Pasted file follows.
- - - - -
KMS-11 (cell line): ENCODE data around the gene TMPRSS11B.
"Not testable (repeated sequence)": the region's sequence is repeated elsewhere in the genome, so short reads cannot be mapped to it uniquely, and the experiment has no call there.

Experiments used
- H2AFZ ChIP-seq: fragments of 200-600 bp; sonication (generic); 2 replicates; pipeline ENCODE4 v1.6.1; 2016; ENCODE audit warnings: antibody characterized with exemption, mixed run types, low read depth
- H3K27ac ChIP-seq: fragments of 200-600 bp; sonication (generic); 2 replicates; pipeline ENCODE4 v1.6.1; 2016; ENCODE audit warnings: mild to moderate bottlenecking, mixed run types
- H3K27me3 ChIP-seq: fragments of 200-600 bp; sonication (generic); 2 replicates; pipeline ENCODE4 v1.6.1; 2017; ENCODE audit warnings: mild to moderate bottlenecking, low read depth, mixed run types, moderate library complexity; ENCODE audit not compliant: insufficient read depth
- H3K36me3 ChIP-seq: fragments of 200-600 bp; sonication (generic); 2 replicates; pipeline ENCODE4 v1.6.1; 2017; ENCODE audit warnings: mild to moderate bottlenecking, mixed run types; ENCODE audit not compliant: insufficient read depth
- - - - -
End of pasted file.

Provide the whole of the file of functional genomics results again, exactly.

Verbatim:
KMS-11 (cell line): ENCODE data around the gene TMPRSS11B.
"Not testable (repeated sequence)": the region's sequence is repeated elsewhere in the genome, so short reads cannot be mapped to it uniquely, and the experiment has no call there.

Experiments used
- H2AFZ ChIP-seq: fragments of 200-600 bp; sonication (generic); 2 replicates; pipeline ENCODE4 v1.6.1; 2016; ENCODE audit warnings: antibody characterized with exemption, mixed run types, low read depth
- H3K27ac ChIP-seq: fragments of 200-600 bp; sonication (generic); 2 replicates; pipeline ENCODE4 v1.6.1; 2016; ENCODE audit warnings: mild to moderate bottlenecking, mixed run types
- H3K27me3 ChIP-seq: fragments of 200-600 bp; sonication (generic); 2 replicates; pipeline ENCODE4 v1.6.1; 2017; ENCODE audit warnings: mild to moderate bottlenecking, low read depth, mixed run types, moderate library complexity; ENCODE audit not compliant: insufficient read depth
- H3K36me3 ChIP-seq: fragments of 200-600 bp; sonication (generic); 2 replicates; pipeline ENCODE4 v1.6.1; 2017; ENCODE audit warnings: mild to moderate bottlenecking, mixed run types; ENCODE audit not compliant: insufficient read depth